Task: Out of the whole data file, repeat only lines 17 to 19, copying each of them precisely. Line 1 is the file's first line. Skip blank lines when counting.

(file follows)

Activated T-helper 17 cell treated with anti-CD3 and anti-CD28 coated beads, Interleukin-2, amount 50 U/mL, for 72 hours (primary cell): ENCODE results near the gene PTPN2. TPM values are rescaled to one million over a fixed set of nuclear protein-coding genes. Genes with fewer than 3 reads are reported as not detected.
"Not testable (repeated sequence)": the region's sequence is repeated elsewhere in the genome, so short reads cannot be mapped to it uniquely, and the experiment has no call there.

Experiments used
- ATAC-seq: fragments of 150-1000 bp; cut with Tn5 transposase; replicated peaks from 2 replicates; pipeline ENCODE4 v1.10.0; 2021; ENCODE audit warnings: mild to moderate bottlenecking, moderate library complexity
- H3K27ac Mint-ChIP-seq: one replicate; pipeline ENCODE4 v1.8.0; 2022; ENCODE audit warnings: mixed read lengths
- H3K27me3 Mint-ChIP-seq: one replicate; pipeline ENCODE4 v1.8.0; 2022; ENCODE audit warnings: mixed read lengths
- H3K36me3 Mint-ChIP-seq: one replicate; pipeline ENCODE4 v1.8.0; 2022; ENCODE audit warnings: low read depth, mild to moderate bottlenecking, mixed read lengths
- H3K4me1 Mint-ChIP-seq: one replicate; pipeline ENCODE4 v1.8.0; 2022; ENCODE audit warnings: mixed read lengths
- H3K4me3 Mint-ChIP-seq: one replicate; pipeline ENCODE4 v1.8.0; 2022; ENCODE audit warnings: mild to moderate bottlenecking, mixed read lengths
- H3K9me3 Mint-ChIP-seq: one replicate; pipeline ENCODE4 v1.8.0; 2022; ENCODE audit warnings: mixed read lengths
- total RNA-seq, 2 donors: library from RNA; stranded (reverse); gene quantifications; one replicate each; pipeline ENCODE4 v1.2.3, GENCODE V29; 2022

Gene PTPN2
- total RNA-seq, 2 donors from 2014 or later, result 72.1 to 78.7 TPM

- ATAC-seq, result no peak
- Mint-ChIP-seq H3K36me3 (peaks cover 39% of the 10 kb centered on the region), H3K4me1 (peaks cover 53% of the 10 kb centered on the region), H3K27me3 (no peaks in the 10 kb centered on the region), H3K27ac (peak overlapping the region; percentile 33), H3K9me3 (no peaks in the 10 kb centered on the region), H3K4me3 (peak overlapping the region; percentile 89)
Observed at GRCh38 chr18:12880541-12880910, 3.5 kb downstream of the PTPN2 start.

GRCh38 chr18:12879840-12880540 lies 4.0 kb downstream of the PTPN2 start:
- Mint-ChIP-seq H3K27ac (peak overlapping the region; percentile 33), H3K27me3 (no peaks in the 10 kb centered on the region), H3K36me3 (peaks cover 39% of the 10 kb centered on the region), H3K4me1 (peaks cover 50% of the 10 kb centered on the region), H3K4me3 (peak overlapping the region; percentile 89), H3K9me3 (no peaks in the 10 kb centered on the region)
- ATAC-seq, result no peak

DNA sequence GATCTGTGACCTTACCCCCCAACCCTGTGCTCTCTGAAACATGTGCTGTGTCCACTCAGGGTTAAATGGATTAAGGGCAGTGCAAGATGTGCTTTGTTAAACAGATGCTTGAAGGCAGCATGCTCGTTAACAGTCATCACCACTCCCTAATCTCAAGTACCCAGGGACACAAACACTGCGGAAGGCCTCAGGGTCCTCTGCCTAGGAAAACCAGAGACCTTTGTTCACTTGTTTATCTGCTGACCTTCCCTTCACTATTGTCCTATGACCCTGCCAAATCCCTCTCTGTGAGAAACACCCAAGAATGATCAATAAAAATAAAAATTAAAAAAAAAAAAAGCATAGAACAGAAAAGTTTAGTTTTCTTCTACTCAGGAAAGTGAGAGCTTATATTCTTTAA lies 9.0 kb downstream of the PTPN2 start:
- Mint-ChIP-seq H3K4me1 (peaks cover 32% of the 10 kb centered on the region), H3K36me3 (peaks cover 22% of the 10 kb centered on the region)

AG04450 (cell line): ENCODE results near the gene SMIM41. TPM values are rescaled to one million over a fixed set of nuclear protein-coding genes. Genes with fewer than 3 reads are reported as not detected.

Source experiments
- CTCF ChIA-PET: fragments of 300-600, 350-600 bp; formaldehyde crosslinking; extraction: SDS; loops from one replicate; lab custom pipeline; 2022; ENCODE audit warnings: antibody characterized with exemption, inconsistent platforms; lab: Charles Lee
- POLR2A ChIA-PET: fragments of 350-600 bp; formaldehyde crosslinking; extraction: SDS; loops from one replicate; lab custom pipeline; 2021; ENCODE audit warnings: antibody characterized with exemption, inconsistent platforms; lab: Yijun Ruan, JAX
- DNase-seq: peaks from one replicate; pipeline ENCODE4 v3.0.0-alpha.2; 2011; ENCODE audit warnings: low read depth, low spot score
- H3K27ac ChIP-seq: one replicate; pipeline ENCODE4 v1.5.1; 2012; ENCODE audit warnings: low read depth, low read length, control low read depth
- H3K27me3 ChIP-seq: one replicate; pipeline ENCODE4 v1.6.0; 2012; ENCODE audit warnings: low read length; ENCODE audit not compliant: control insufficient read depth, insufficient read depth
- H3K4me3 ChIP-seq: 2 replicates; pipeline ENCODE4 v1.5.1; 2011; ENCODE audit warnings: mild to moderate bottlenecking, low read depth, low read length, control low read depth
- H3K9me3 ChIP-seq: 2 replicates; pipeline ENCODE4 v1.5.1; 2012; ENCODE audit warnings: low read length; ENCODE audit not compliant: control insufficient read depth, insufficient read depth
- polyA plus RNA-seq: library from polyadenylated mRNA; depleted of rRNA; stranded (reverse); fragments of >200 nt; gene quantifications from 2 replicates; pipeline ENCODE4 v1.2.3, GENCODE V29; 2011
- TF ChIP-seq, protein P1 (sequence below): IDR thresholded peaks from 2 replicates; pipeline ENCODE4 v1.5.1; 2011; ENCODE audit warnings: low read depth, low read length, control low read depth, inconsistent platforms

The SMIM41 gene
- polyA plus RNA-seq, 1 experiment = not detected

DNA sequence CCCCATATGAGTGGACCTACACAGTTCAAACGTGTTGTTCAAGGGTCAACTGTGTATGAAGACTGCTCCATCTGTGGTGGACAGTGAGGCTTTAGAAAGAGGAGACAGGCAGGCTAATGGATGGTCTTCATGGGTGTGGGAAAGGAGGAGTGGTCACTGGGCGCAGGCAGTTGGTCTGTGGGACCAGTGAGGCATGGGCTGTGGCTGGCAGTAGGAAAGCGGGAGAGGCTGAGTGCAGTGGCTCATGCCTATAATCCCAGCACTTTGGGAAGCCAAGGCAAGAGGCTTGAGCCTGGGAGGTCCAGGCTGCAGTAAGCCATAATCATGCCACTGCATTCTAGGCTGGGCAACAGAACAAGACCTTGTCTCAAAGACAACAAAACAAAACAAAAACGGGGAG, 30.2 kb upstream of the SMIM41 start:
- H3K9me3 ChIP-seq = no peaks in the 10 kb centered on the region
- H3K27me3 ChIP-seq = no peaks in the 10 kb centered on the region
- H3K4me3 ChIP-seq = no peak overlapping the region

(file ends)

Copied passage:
GRCh38 chr18:12879840-12880540 lies 4.0 kb downstream of the PTPN2 start:
- Mint-ChIP-seq H3K27ac (peak overlapping the region; percentile 33), H3K27me3 (no peaks in the 10 kb centered on the region), H3K36me3 (peaks cover 39% of the 10 kb centered on the region), H3K4me1 (peaks cover 50% of the 10 kb centered on the region), H3K4me3 (peak overlapping the region; percentile 89), H3K9me3 (no peaks in the 10 kb centered on the region)
- ATAC-seq, result no peak